Following ancient caravan trails from China through the desolate landscape in southwestern Mongolia, the team discovered--on the surface or only partially embedded--a multitude of fossils. The men were incredulous at the sheer numbers: in Andrews’s words, remains appeared to be “strewn over the surface almost as thickly as stones,” and the ground seemed “paved with bones.” Many of the species were dinosaurs new to science, and Andrews’s team was the first to recognize dinosaur nests and eggs. The spectacular finds were shipped to New York with great fanfare.

On their very first afternoon at the site called Flaming Cliffs, about 30 miles (48 km) from the Altari Mountains, Andrews and each member of the Central Asia Expedition had located a dinosaur skull. In two weeks they gathered over a ton of fossils from the red sediments; and in two summers they excavated the bones of more than one hundred Protoceratops and Psittacosaurus skeletons, related denizens of the Cretaceous period (ca. 100-65 million years ago). Andrews’s original photographs show dinosaurs emerging from the ground that combine features of birds and mammals in a very striking way. The body of the hatchet-faced Protoceratops is about 6 to 8 feet (about 2 m) long, roughly the size of a lion, and has four limbs, but the head has a nasty-looking beak, large eye sockets, and a thin, bony frill at the back of the skull (figs 1.10, 1.11). The smaller (4 to 6 feet long, about 1.5 m) Psittacosaurus (“parrot-beaked”) has very prominent jugals, or cheek projections. In these deserts, the exquisitely preserved skeletons are frequently fully articulated, with the beaked skulls still attached. “Tiny surface features--grooves and pits that mark the routes of blood vessels and nerves”--are still evident. 10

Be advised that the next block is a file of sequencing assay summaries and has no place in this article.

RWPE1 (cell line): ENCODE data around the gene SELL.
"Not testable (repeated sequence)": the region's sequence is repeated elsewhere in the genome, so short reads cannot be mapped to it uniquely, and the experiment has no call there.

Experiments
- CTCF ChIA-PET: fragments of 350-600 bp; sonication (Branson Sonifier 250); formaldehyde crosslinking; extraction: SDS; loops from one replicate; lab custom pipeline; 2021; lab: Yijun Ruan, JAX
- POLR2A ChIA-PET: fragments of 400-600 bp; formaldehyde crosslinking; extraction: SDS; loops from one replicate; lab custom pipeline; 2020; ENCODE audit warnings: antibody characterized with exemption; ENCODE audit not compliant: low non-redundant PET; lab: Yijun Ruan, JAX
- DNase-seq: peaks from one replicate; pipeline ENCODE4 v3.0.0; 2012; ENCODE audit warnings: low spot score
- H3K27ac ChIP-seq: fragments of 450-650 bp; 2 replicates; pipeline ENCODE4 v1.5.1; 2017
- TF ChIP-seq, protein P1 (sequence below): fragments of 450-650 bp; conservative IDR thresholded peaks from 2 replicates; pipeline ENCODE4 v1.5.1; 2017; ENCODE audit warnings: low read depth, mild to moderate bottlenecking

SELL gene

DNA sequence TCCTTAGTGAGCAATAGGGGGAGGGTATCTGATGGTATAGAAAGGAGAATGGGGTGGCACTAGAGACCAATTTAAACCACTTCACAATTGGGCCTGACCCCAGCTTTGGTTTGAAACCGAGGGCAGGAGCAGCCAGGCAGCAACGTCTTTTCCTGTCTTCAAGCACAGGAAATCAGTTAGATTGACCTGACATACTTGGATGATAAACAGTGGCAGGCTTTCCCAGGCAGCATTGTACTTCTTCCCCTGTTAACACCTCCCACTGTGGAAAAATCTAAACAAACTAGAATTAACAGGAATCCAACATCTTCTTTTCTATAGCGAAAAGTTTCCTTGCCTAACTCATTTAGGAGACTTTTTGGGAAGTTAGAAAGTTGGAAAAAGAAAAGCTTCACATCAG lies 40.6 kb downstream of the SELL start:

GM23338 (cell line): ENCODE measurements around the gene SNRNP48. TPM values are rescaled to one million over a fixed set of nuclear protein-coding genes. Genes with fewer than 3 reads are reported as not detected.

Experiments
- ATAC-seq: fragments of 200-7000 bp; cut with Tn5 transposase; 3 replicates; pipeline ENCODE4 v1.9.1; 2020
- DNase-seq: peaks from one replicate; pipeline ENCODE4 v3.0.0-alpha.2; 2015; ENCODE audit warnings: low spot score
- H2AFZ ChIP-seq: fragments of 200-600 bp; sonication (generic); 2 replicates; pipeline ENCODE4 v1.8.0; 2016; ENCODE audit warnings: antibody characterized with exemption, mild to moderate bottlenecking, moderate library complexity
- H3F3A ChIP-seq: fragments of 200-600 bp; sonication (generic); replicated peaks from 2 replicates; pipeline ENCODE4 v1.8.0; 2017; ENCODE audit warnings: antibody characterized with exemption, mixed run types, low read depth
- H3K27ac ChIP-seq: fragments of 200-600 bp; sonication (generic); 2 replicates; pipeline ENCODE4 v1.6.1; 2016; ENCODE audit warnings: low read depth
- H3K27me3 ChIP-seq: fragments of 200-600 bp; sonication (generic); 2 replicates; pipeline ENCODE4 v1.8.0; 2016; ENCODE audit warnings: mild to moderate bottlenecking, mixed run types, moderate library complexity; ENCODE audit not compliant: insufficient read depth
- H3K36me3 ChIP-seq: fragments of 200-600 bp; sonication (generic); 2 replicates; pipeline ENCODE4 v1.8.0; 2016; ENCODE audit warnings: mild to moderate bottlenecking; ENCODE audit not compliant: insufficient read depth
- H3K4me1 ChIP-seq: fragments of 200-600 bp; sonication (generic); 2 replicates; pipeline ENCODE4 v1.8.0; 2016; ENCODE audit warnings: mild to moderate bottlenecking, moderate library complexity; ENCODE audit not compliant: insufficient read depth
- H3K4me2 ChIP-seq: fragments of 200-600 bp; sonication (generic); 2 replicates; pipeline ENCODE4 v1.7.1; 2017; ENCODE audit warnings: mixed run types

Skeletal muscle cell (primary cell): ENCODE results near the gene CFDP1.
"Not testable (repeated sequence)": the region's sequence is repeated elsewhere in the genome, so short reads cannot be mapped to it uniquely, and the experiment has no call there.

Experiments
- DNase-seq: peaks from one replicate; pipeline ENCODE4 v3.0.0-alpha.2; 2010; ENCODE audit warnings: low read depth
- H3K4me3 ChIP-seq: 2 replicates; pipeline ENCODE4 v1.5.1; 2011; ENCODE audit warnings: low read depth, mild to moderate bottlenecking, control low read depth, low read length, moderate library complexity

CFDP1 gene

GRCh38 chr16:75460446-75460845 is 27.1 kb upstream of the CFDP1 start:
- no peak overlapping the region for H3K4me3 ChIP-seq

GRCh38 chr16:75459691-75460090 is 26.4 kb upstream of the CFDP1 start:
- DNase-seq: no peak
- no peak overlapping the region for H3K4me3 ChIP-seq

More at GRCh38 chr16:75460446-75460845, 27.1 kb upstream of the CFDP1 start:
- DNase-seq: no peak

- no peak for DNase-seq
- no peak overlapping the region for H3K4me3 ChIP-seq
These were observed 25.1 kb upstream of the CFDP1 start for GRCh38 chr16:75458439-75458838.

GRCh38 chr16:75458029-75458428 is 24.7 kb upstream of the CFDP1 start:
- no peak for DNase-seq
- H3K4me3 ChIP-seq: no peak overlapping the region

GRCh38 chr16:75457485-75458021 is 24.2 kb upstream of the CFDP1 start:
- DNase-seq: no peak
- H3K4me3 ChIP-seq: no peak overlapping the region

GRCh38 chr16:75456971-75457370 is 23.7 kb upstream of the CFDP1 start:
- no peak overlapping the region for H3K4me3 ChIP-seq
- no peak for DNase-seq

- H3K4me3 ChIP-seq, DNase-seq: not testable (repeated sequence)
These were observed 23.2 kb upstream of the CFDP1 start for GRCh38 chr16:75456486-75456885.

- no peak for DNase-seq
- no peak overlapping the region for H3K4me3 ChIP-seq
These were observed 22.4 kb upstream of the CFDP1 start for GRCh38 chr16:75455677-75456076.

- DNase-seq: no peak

In other words, Andrews found many skeletons of creatures that resembled griffins in exactly the location where griffins were said to have lived, guarding gold. But, it gets even better! Not only are the fossil beds very near to gold deposits, sometimes gold is even found in the dinosaur nests.

Mayor knows that there are numerous historical accounts of creatures that look like a particular kind of dinosaur guarding gold in a particular area. She knows that skeletons of that particular kind of dinosaur have been found in association with gold in that very area. What is the obvious, logical conclusion to draw from all this data?

That’s not the conclusion she drew. She concluded that the ancient Greeks and Romans were, “the first fossil hunters.” She thinks they must have been really good paleontologists because they were able to reconstruct not only the dinosaur’s shape, but also the social behavior of dinosaurs from the bones.

Yet “paleontology” is missing in the standard lists of the great cultural inventions of the Greeks and Romans. How did modern science and history come to lose the significant palaeontological discoveries, thoughts, and activities of classical antiquity? 11

She can’t understand how the Greeks and Romans could have been such great paleontologists, and science and history lost sight of that. Could it be that the Greeks and Romans weren’t terrific paleontologists? Could it be that they were just good historians who accurately recorded the appearance and behavior of animals they actually saw?

She marvels that,

… the reconstruction of the griffin by the Saka nomads and their literate Greco-Roman reporters came very close to our most up-to-date knowledge about protoceratopsids. 12

Ancient artists portrayed griffins defending their young, a scenario that was described by Aelian. 13